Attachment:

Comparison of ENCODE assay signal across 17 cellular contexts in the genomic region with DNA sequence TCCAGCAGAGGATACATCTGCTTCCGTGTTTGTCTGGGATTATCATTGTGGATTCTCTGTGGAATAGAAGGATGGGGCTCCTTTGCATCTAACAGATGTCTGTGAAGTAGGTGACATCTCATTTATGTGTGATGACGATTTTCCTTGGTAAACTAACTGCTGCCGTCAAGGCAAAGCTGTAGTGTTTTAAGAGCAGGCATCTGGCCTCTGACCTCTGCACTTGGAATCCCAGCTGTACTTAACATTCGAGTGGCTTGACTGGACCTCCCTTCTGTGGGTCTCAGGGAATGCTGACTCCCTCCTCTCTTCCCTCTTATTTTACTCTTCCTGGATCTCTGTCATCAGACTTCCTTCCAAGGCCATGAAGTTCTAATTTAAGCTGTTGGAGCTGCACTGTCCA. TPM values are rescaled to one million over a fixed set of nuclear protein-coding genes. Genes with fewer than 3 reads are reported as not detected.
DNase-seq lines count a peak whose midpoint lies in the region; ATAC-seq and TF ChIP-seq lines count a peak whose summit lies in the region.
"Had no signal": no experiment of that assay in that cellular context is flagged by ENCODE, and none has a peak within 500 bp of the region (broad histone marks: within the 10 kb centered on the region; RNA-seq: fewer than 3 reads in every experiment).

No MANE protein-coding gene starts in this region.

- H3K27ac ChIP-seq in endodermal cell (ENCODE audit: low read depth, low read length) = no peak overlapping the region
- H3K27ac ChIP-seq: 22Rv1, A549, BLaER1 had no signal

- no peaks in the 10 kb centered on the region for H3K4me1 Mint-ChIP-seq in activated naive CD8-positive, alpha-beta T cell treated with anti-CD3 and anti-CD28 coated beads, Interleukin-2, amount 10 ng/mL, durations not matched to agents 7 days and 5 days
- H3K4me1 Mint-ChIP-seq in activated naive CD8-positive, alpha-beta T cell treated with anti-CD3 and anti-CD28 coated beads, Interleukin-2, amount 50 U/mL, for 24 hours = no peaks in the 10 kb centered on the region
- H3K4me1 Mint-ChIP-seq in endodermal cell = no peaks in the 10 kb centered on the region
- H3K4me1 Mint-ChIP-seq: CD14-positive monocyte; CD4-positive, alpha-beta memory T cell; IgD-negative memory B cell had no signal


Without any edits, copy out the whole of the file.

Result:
Comparison of ENCODE assay signal across 17 cellular contexts in the genomic region with DNA sequence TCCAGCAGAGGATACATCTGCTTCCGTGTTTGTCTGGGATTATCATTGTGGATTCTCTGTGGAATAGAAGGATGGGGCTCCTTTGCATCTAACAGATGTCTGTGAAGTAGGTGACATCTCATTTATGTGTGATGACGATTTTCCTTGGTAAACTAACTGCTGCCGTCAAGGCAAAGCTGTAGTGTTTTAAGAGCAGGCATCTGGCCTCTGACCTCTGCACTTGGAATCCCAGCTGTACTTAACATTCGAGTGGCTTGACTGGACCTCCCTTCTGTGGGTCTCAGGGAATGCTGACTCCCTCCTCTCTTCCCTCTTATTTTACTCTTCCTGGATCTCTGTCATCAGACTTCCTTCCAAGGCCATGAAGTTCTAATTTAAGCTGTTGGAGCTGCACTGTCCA. TPM values are rescaled to one million over a fixed set of nuclear protein-coding genes. Genes with fewer than 3 reads are reported as not detected.
DNase-seq lines count a peak whose midpoint lies in the region; ATAC-seq and TF ChIP-seq lines count a peak whose summit lies in the region.
"Had no signal": no experiment of that assay in that cellular context is flagged by ENCODE, and none has a peak within 500 bp of the region (broad histone marks: within the 10 kb centered on the region; RNA-seq: fewer than 3 reads in every experiment).

No MANE protein-coding gene starts in this region.

- H3K27ac ChIP-seq in endodermal cell (ENCODE audit: low read depth, low read length) = no peak overlapping the region
- H3K27ac ChIP-seq: 22Rv1, A549, BLaER1 had no signal

- no peaks in the 10 kb centered on the region for H3K4me1 Mint-ChIP-seq in activated naive CD8-positive, alpha-beta T cell treated with anti-CD3 and anti-CD28 coated beads, Interleukin-2, amount 10 ng/mL, durations not matched to agents 7 days and 5 days
- H3K4me1 Mint-ChIP-seq in activated naive CD8-positive, alpha-beta T cell treated with anti-CD3 and anti-CD28 coated beads, Interleukin-2, amount 50 U/mL, for 24 hours = no peaks in the 10 kb centered on the region
- H3K4me1 Mint-ChIP-seq in endodermal cell = no peaks in the 10 kb centered on the region
- H3K4me1 Mint-ChIP-seq: CD14-positive monocyte; CD4-positive, alpha-beta memory T cell; IgD-negative memory B cell had no signal